Why would Avery commit a murder – especially of someone who would be instantly traced to him – when his life had taken a turn for the better, and he was poised to likely become a multi-millionaire? If he did do it, why would he leave evidence (the key, her car on his property) lying around, especially when he had a car crusher on the property and had been through the nightmare of a false conviction? Is that something someone who knows he’s a target does? Halbach was not reported missing until three days after she was seen photographing the van.

If your instinct is to say this is all ridiculous, that Avery and Dassey did it, without watching the series, you should watch it first. See if your opinion changes by the end of episode 10. Mine did. I get that it’s constructed entertainment-style reality told through the defense advocacy perspective (this is unusual in our true-crime fixated media where, whether it’s Scott Peterson or Officer Darren Wilson, the accused is generally painted as guilty, even before trial, because the media imply it’s so). However, the earlier media accounts – which is how most of us gained our understanding of the trials – were also constructed reality, in a sense.

Normally, I am not a fan of such "trials by media" in which the rules of evidence go out the window, and both sides don’t get a fair shake or equal time. That’s why I think, in Dassey’s case, a new trial in another courtroom should be in order. I admit that I haven’t read every shred of evidence in the cases, nor did I sit through either trial. I’m not a juror; I’m just a pundit with a keyboard.

However, the documentary is painstakingly built upon a literal and shockingly impressive mountain of video, audio and paper record evidence, collected over 10 years by two documentarians who started filming before the Halbach trial and actually moved to Manitowoc for years, turning viewers into eavesdroppers of real-time intimate family and attorney conversations.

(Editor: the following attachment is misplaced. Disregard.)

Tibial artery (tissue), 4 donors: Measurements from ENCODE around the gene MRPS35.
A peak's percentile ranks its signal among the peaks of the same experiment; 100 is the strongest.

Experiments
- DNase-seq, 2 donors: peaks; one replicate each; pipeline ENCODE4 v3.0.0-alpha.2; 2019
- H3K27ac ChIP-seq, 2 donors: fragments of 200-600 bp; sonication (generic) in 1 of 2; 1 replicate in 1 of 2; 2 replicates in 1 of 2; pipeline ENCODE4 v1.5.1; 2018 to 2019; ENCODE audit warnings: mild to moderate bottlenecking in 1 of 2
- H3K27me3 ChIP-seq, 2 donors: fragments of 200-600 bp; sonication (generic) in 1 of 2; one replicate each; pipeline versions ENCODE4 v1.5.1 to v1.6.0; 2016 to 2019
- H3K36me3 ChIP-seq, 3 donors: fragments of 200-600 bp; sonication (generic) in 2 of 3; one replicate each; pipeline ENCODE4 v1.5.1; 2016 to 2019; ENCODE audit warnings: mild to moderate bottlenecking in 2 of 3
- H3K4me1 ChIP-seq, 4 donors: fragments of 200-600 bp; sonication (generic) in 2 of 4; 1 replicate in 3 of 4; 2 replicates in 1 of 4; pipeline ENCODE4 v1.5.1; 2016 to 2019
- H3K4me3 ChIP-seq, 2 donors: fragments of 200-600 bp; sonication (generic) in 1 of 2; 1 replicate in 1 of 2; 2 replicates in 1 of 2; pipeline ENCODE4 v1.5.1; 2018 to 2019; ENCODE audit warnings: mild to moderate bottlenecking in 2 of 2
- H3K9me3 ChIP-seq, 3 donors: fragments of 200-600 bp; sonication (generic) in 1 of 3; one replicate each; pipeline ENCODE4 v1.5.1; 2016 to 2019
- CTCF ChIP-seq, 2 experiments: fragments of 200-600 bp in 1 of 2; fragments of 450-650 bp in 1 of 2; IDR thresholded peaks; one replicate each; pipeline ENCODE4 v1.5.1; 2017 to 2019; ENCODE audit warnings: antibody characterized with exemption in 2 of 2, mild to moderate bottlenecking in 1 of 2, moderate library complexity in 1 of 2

This is not the reconstructed documentaries we usually see; it’s riveting stuff, filled with nuanced human characters, such as Avery’s overalls-wearing, common-sense talking, salvage yard owning elderly dad and his endlessly devoted mom. In some ways, it’s a parable about class and how devastatingly difficult it is for the poor and outcasts of society to go against the power of the state. You have to be rich or a celebrity to have a fighting chance.

I admit that my impressions of the case before the documentary derived from casual exposure to Wisconsin news coverage – mostly two things.

I remember then Calumet County DA (and special prosecutor) Ken Kratz – yes, the same DA who later resigned in a sexting scandal – reading the extraordinarily long, graphic and disturbing criminal complaint live in a press conference. I heard it on the radio. It was impossible not to have an emotional reaction of utter visceral disgust upon hearing the horrifying details. I remembered that this complaint seemed largely based on a "confession" by Dassey, Avery’s 16-year-old nephew. Pretty persuasive stuff. I went back and reread the complaint after watching the Netflix series and, untethered from the video and audio accounts, it remains grim stuff that enrages you into thinking Avery and Dassey did it.

But that only raises more questions.

Why didn’t then DA Kratz call Dassey to the witness stand to testify against Avery? You read that right. That big confession? He didn’t use it against Avery.